Rhonda Brown resigns as Chief Diversity Officer

Rhonda Brown at Occidental College. Francisco Esquer/The Occidental

President Jonathan Veitch sent an email to the student body April 8 announcing the resignation of Chief Diversity Officer (CDO) and Vice President for Equity and Inclusion Rhonda Brown effective July 1. Brown was hired as the college’s first CDO and VP for equity and inclusion in January 2016, two months after the AGC Occupation. According to Director of Communications Jim Tranquada, the college began the process of creating the CDO position in Fall 2014. To meet one of the demands issued by student protestors, the college added the title of vice president for equity and inclusion to the CDO role in November 2015. In his email, Veitch said Brown strengthened the Multicultural Summer Institute (MSI), improved the Intercultural Community Center (ICC) and implemented programs aimed at improving diversity, equity and inclusion at Occidental.

“Rhonda arrived at Occidental in early 2016 in the midst of a challenging period in Oxy’s history, timing that would have been arduous for anyone arriving to launch a new senior administrative position,” Veitch said in the email. “Since then, she has demonstrated how important the chief diversity officer position is and the great potential of the position to have a major impact on our community.”

Veitch said Brown will leave the college July 1 and focus the remainder of her time on broadening opportunities for underserved students and women in STEM, economics and computer science.

According to Associated Students of Occidental College (ASOC) President Jacques Lesure (senior), Brown’s departure does not surprise him, particularly in light of recent campus events. In March, a 1984 yearbook photo was uncovered showing former board of trustees member Jennifer Townsend-Crosthwaite ’84 in blackface among alumnae. In a second yearbook photograph, donor Barry Crosthwaite ’80 and alumni Bill Davis ’80, Jon Love ’80, Tom Leighton ’83 and Dick Ringer ’81 were pictured alongside the caption “The Aryan Alliance.”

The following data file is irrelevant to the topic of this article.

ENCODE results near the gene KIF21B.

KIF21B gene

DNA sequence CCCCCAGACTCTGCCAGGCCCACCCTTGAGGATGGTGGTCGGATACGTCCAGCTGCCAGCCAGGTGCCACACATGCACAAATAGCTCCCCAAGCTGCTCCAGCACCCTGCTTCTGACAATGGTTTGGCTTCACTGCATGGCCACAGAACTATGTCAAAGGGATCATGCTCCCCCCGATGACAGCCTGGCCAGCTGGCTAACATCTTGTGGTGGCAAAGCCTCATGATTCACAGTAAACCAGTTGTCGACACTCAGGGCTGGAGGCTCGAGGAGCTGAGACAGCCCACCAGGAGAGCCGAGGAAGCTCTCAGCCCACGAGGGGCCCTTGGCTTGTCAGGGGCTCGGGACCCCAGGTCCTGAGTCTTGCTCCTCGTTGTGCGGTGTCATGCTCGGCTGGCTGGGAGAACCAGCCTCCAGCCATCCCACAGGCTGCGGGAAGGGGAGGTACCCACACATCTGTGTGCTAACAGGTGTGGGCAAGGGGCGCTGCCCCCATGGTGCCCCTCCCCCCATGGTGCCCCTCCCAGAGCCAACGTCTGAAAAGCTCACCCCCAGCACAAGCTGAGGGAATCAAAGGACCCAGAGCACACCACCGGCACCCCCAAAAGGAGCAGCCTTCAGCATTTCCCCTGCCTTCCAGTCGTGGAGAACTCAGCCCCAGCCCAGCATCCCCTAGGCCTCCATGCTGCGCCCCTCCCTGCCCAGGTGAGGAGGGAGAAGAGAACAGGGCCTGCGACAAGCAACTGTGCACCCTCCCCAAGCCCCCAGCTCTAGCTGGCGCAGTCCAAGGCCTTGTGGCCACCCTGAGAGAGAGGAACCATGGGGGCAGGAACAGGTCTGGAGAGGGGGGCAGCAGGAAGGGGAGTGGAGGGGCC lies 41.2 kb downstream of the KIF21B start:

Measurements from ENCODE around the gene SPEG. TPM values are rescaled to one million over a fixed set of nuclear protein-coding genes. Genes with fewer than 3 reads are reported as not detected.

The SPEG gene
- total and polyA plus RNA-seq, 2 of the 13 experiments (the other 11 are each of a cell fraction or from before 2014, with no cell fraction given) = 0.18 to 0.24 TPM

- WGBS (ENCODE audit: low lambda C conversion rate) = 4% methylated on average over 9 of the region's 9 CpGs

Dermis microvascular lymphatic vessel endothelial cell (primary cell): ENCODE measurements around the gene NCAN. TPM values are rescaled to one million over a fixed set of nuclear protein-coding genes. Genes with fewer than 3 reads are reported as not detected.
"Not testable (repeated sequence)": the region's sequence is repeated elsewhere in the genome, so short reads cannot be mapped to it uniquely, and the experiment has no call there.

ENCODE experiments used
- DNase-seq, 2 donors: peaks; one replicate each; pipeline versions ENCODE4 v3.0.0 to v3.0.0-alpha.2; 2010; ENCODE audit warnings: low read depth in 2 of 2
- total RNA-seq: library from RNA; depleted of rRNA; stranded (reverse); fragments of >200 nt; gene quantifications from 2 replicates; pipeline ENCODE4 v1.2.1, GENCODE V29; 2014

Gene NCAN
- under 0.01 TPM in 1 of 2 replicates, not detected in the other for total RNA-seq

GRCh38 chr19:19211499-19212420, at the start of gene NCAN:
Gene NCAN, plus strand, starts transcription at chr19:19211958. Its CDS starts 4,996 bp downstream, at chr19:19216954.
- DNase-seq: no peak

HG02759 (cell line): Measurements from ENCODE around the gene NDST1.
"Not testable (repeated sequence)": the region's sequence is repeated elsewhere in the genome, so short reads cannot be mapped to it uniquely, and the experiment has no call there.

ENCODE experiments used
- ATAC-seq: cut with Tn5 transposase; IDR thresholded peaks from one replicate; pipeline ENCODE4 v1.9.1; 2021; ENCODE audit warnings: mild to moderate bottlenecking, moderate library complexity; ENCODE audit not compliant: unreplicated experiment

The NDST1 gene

“She struck me as having an intentional low profile in her lack of investment and voice in regards to recent events,” Lesure said via email. “It was characteristic of someone who is leaving.”

ASOC Senate Vice President of External Affairs Jordan Walker (sophomore) said he personally was disappointed when he heard Brown would be resigning. According to Walker, the role of the CDO has been misunderstood as the position entails more than just campus programming, the ICC, the Center for Gender Equity and MSI. Walker said the CDO must also take on institutional issues.

According to Occidental’s website, the CDO focuses on the realization of the college’s commitment to diversity, excellence and equity; advocates for necessary cultural and institutional change; and works directly with students, faculty and staff on these issues. Lesure said he did not feel Brown fulfilled this role.

“I do not believe that Rhonda Brown fulfilled the goals of the position,” Lesure said via email. “In my various capacities as a student leader and programmer, I have experience first-hand and been called to mobilize around a host of issues that just should not exist.”